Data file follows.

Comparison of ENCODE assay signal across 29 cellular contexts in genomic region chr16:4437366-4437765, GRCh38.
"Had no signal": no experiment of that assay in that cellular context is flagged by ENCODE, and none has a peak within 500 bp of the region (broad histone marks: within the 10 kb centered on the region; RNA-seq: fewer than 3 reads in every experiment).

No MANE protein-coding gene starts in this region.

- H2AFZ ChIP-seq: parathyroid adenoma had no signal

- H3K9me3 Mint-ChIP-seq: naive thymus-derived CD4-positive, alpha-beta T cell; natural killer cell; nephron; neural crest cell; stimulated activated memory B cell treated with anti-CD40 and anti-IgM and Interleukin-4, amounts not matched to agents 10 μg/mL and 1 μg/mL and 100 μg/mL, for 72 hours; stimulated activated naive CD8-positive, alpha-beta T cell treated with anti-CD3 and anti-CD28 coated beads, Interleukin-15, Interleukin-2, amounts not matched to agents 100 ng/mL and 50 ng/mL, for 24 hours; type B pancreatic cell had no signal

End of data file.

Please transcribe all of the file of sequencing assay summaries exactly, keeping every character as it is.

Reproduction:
Comparison of ENCODE assay signal across 29 cellular contexts in genomic region chr16:4437366-4437765, GRCh38.
"Had no signal": no experiment of that assay in that cellular context is flagged by ENCODE, and none has a peak within 500 bp of the region (broad histone marks: within the 10 kb centered on the region; RNA-seq: fewer than 3 reads in every experiment).

No MANE protein-coding gene starts in this region.

- H2AFZ ChIP-seq: parathyroid adenoma had no signal

- H3K9me3 Mint-ChIP-seq: naive thymus-derived CD4-positive, alpha-beta T cell; natural killer cell; nephron; neural crest cell; stimulated activated memory B cell treated with anti-CD40 and anti-IgM and Interleukin-4, amounts not matched to agents 10 μg/mL and 1 μg/mL and 100 μg/mL, for 72 hours; stimulated activated naive CD8-positive, alpha-beta T cell treated with anti-CD3 and anti-CD28 coated beads, Interleukin-15, Interleukin-2, amounts not matched to agents 100 ng/mL and 50 ng/mL, for 24 hours; type B pancreatic cell had no signal